Scott Westerfeld with art by Keith Thompson
Forthcoming Simon Pulse, 2009 (October 6)
In my continuing exploration of several Steampunk titles this month my signed ARC from BEA of Westerfeld’s Leviathan marks my first and only foray into a YA steampunk title. Which is regrettable since Leviathan is an exciting novel full of imagination, adventure, and excitement in spades. Leviathan starts in June of 1914 as the fictional son of Archduke Ferdinand, Aleksander, is whisked away on the eve of his parents murder. Loaded into a Stormwalker, a mechanized military walker, he and his two mentors flee towards the Swiss border. Meanwhile, young Deryn Sharp disguises herself as a boy in order to enter the British air service whose genetically engineered animals take the place of the mechanized constructs of the Austrian empire. Deryn, thanks to a mishap involving the a jellyfish-based air creature, finds herself aboard the titular Leviathan and airship composed mostly out of a whale but in truth a living ecosystem unto itself.
If all that sounds wildly imaginative then you’d be absolutely correct. It is also a joy to read.
UPDATE THE 3rd: Nor misspelling the book’s title. Madre de Dios!
UPDATE THE 2nd:
You can order print of the Alex & His Stormwalker picture via Keith Thompson’s website HERE. Pretty cool if you ask me.
Also you might want to check out Scott Westerfeld’s blog HERE.
And we shan’t mention my egregious misspelling of the author’s name in my original post. **sigh**
UPDATE: Here is the much awesomer cover art on the ARC (dunno why amazon’s cover art is not this one):
Also you might want to check out the book trailer:
Before I get into the wonderful world Westerfeld has cobbled together from real-life history and his own imagination let me start with our two leads: Deryn and Aleksander. In each Westefield has crafted two characters cut from the same cloth but with wildly different backgrounds and personalities. I admit to being a fan of the plucky female hero and Deryn fits that mold to a T. There is a certain matter-of-fact quality to her personality that is refreshing and that is easily carried by the litany of original colloquialisms that Westerfeld has cooked up and the language he uses when Deryn speaks. The looseness of her tongue and the rapid-fire rhythm of her dialogue is in stark contrast to the more measured tones and careful consideration that Westerfeld uses during Aleksander’s chapters. While Aleksander frequently reveals the depth of his sheltered lifestyle I was surprised to find the character far less grating then I ought to. I mean, Aleksander is the type of arrogant, holier-than-thou, type of individual that should grate on ones nerves. Yet, instead of being annoyed, I found that his constable fumbles to relate to the “common man” endearing. It helps that Westerfeld goes out of his way to show that Aleksander is not only willing to keep an open mind about his sudden change in situation but also is also a highly intelligent and formidable individual in his own right. While I found the initial back and forth every two chapters or so between Deryn and Aleksander a bit off-putting at first the inevitable collision of both narratives sent the novel galloping towards its conclusion.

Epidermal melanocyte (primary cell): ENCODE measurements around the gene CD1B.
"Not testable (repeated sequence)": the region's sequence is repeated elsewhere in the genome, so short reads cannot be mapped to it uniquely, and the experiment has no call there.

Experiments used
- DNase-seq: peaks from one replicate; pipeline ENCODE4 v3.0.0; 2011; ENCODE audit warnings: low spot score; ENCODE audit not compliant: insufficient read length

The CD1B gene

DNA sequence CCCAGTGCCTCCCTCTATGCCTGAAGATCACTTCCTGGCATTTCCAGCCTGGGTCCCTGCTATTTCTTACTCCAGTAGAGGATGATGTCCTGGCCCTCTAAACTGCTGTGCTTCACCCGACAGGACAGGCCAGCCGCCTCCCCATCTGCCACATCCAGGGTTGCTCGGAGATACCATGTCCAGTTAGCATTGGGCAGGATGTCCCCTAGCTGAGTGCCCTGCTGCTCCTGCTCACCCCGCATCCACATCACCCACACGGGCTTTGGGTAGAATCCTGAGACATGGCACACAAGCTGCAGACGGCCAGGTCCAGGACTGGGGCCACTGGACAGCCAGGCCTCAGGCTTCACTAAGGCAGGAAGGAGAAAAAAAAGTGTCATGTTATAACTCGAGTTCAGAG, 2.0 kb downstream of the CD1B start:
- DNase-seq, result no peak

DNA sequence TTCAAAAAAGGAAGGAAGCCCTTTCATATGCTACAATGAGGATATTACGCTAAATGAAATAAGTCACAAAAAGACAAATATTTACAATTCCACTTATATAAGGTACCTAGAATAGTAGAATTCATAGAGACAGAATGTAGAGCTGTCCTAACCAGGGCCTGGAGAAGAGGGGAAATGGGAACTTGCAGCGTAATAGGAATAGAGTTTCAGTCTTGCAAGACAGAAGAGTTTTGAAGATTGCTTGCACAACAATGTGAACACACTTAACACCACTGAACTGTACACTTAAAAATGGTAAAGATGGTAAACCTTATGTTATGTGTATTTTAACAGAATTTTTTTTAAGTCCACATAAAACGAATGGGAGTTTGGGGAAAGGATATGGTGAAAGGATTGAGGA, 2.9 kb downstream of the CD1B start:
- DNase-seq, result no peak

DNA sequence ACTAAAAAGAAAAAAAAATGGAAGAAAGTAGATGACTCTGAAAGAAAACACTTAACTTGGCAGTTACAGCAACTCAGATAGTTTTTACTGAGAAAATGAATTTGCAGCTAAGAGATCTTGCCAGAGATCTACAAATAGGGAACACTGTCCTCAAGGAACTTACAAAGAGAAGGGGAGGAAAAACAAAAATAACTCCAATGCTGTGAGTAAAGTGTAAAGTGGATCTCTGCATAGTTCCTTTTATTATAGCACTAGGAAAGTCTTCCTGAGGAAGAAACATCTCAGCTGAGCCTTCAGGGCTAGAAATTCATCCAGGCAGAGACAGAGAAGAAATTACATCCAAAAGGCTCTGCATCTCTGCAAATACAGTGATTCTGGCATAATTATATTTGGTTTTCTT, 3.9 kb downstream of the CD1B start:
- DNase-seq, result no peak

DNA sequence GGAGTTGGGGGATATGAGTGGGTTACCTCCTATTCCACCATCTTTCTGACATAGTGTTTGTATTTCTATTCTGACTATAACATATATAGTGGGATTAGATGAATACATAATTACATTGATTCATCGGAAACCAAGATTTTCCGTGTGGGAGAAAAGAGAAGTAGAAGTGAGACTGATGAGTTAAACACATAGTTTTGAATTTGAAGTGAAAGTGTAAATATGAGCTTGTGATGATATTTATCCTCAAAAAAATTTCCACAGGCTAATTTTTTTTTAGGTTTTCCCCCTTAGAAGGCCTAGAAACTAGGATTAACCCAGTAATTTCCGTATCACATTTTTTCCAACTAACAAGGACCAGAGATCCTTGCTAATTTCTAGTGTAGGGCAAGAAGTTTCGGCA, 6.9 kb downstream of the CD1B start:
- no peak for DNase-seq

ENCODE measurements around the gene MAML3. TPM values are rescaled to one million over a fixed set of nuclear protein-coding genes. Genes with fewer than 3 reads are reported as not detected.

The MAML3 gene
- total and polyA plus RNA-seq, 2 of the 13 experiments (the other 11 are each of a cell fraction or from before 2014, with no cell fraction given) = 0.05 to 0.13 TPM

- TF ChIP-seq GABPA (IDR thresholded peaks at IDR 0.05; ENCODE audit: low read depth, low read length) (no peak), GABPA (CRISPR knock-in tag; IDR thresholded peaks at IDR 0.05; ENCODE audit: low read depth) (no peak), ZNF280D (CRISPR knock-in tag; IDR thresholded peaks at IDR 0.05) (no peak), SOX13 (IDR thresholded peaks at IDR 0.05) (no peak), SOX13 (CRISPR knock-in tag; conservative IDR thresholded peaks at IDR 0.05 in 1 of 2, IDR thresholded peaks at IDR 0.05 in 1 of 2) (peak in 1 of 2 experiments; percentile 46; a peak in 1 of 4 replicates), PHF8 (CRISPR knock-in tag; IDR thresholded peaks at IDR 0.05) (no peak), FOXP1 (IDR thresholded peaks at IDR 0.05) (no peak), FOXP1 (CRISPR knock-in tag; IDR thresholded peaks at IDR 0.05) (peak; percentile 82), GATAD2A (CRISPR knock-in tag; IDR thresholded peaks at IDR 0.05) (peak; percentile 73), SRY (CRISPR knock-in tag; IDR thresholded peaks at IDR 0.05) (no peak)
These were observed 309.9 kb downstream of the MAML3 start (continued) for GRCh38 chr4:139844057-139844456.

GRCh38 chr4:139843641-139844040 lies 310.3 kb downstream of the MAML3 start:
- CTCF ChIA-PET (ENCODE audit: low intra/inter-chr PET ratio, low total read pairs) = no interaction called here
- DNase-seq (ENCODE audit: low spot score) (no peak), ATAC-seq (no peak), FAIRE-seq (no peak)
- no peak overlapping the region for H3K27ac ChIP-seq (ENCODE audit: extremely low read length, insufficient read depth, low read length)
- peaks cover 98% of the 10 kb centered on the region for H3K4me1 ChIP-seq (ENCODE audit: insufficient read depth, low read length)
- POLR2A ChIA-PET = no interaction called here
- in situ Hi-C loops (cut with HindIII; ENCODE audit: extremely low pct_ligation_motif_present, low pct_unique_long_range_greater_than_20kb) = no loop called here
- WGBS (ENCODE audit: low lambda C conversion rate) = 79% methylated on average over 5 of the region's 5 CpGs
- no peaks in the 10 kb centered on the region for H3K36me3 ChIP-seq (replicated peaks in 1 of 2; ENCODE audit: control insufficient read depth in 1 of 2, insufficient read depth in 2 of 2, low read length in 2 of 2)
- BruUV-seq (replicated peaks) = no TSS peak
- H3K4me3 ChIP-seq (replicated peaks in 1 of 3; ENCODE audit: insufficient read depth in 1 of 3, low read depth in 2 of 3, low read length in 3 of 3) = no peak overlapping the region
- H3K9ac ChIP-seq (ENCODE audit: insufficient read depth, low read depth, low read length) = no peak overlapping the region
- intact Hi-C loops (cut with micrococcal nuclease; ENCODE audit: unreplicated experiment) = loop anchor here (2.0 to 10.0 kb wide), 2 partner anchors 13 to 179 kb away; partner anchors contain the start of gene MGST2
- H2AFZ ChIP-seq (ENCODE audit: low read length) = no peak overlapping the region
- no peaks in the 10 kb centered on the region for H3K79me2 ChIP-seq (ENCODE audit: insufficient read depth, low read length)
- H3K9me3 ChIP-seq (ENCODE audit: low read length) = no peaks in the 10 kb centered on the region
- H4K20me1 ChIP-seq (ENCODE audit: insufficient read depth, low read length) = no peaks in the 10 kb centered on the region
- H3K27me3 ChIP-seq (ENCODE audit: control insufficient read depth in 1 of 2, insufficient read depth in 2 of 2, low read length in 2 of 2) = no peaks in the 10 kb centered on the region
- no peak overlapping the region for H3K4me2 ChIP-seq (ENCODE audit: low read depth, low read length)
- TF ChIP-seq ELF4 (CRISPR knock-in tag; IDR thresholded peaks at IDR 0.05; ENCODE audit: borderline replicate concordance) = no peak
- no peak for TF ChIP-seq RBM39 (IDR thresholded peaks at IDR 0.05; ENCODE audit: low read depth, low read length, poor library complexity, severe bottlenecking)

I absolutely love the world that Westerfeld has created here. Sure the basis is firmly in our own history but with enough tweaks to make it something special. As Westerfeld states in his afterward it is “our possible future written as our past” (or something along those lines). Basically Westerfelds worlds consists of two big factions the first of which is the “Darwinists”; who adhere almost religious to the power and necessity of the ecosystem and belief in survival of the fittest. The Charles Darwin of Westerfeld’s story not only proposed evolution but discovered the existence of, and the means to manipulate DNA. As such the British, fed up with the pollution and noise of the industrial age, begin to replace their economic, military, and industrial infrastructures with specially bred genetically engineered animals. So you get things like the insect/dog hybrid methane sniffers on the Leviathan, floating hot air balloons based on jellyfish, glowing worms to provide light, and the Leviathan itself. I admit the six-legged dogs kind of creeped me out but there were some truly wonderful and clever animal combinations here. Also Westerfeld is quick to point out, via the inclusion of now extinct Tasmanian tiger, that nature herself isn’t above some truly odd creations. The other faction, the Clankers, consisting of the Ottoman’s as well as Austria and her allies, abhor the British manipulation of “natural” order and instead build metal creations that walk and fly (also often inspired by animals). Oddly, despite being a steampunk novel, the British side gets a bit more focus here. Keith Thompson’s stunning black and white art does gives up some up close and evocative images of both the Darwinist and Clanker creations and, as far as the latter is concerned, certainly has me wishing we spent some more time behind the controls of Aleksander’s Stormwalker.
I truth I can’t see Leviathan not being a huge success. Steampunk as a genre and an ascetic has only been growing in popularity and I thinking that Westerfeld’s novel will only serve to thrust it further into the mainstream’s eyes. I almost want to blast the novel for not being long enough but at 448 pages that might be a bit of a stretch though I admit there were times that I wish Westerfeld had slowed down a bit to give us more quiet times with his characters; particularly once the Alex and Deryn sections converge. Leviathan reveals an exciting world full of wondrous sights and I can hardly complain that the author crafted a world I didn’t really want to leave once the cover was closed. If you like imaginative worlds with great characters and fast-paced action then keep your eyes on Leviathan; it won’t disappoint.